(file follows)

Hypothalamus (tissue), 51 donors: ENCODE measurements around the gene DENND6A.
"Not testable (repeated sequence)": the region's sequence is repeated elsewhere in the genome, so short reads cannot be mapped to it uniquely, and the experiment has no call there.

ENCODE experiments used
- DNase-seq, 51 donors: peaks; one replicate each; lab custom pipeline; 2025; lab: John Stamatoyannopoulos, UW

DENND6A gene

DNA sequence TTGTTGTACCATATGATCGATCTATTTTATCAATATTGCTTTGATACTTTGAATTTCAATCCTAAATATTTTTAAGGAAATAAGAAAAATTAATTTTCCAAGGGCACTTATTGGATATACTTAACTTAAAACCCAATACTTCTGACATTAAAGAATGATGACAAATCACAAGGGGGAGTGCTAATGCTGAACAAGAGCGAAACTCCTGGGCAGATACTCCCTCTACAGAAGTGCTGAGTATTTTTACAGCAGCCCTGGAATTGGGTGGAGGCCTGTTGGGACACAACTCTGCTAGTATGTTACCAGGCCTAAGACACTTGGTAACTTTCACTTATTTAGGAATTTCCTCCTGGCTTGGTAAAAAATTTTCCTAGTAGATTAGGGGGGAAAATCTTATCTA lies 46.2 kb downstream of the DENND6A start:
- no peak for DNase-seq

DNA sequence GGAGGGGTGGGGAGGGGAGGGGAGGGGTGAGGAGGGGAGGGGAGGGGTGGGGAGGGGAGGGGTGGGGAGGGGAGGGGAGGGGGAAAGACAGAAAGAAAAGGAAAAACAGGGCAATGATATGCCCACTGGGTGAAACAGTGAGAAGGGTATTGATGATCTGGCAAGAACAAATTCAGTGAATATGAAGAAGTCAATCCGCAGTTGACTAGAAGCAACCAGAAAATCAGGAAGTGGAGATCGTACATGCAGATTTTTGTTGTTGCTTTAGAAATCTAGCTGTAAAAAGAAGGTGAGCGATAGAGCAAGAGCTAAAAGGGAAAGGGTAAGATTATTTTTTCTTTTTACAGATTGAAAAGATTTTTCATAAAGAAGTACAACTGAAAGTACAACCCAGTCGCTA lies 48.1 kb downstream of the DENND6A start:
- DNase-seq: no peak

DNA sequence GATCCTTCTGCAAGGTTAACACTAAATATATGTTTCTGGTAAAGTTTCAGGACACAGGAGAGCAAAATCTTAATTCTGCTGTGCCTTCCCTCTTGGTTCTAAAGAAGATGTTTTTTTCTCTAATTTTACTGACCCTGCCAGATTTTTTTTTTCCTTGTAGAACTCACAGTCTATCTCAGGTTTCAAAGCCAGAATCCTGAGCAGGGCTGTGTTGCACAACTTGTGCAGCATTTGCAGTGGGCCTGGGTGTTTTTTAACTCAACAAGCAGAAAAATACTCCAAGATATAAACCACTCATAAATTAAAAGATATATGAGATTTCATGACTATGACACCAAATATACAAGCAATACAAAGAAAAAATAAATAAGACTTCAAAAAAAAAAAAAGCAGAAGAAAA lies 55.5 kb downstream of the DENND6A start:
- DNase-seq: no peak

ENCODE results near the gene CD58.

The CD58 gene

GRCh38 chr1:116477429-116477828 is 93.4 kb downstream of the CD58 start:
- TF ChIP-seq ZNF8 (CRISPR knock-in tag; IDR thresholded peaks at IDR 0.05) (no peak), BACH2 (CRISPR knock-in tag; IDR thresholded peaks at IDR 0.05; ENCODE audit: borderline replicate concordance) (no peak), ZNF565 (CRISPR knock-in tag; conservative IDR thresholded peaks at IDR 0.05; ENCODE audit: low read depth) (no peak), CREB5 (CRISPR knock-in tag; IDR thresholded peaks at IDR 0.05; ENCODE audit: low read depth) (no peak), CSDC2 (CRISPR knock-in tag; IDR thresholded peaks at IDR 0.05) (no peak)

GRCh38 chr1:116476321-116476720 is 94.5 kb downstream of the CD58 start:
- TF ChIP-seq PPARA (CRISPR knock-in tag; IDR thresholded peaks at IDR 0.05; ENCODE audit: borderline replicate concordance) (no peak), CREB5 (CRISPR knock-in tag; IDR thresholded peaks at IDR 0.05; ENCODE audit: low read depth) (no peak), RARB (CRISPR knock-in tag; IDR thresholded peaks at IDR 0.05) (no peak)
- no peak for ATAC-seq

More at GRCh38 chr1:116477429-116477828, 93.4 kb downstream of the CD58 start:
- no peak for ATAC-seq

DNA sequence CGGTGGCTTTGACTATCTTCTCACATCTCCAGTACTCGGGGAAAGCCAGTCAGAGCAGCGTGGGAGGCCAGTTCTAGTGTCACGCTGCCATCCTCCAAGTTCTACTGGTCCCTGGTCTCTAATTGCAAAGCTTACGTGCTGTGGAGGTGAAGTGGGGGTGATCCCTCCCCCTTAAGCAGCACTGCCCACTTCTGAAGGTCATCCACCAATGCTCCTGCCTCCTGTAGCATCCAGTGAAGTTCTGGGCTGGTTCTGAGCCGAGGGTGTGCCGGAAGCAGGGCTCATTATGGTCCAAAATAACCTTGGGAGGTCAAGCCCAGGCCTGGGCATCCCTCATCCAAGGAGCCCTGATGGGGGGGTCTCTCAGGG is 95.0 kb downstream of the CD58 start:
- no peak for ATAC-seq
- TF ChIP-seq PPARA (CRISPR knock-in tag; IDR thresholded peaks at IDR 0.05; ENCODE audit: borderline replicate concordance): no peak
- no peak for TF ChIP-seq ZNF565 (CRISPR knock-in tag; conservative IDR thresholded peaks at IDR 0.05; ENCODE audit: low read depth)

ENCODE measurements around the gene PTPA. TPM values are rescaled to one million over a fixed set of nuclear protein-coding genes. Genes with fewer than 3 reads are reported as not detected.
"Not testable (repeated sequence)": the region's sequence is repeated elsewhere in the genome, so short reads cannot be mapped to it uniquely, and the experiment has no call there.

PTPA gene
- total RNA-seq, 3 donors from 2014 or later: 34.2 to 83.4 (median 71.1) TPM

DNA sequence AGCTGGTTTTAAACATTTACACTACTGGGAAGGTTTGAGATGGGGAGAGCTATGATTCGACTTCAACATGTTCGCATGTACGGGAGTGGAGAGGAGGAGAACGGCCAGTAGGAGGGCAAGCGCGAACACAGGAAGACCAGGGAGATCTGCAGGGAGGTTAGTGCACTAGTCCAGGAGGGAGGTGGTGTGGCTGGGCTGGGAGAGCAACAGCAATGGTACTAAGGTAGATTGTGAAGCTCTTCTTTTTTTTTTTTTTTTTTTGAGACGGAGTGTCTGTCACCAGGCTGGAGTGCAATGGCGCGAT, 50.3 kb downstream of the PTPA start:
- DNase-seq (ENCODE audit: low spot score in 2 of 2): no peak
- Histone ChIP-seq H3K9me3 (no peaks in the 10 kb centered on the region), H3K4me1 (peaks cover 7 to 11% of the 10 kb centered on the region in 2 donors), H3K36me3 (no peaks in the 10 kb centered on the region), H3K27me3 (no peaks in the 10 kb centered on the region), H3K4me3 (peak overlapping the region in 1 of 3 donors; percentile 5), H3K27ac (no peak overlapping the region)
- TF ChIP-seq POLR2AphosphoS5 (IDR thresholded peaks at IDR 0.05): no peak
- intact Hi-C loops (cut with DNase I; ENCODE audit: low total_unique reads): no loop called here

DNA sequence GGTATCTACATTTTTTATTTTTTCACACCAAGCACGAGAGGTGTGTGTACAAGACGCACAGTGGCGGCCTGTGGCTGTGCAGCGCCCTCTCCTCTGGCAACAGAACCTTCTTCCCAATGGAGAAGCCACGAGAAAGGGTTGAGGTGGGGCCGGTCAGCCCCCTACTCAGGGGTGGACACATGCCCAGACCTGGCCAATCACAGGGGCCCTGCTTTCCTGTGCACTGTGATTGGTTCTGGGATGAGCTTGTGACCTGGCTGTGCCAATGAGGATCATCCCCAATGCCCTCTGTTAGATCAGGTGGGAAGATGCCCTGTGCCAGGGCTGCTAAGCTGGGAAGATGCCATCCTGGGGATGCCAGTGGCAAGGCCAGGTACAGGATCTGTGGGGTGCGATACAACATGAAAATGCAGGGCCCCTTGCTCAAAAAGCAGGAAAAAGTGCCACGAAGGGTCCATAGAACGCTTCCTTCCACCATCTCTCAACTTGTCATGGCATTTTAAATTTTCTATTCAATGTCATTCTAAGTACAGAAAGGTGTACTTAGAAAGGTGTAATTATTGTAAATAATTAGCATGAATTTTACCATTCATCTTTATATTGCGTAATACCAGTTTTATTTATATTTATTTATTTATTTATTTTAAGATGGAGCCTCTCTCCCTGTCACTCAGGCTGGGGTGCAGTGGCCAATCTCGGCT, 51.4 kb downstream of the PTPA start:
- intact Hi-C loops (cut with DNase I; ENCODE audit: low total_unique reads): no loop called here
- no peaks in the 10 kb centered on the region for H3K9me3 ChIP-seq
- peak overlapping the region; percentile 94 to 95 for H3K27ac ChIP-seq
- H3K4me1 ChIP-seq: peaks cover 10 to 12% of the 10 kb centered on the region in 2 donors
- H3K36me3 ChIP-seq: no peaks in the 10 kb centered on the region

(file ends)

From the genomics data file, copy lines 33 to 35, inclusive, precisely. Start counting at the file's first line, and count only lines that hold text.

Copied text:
- intact Hi-C loops (cut with DNase I; ENCODE audit: low total_unique reads): no loop called here

DNA sequence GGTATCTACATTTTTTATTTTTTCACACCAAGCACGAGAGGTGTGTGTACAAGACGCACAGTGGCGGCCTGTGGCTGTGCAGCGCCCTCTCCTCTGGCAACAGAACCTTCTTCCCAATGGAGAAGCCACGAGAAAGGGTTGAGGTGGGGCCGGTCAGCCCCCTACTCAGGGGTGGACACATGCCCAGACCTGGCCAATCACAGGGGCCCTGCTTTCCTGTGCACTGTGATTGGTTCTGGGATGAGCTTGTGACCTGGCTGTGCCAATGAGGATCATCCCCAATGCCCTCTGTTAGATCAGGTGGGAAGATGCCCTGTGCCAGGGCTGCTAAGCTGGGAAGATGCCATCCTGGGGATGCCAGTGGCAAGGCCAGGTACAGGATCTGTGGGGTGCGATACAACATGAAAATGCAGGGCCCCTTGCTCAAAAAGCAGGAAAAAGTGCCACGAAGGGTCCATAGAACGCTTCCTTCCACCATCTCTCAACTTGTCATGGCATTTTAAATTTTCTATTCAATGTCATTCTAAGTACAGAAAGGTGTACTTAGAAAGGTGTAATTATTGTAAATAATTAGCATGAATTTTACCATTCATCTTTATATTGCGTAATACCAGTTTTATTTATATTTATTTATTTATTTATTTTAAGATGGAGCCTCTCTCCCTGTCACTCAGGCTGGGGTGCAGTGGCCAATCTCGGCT, 51.4 kb downstream of the PTPA start:
- intact Hi-C loops (cut with DNase I; ENCODE audit: low total_unique reads): no loop called here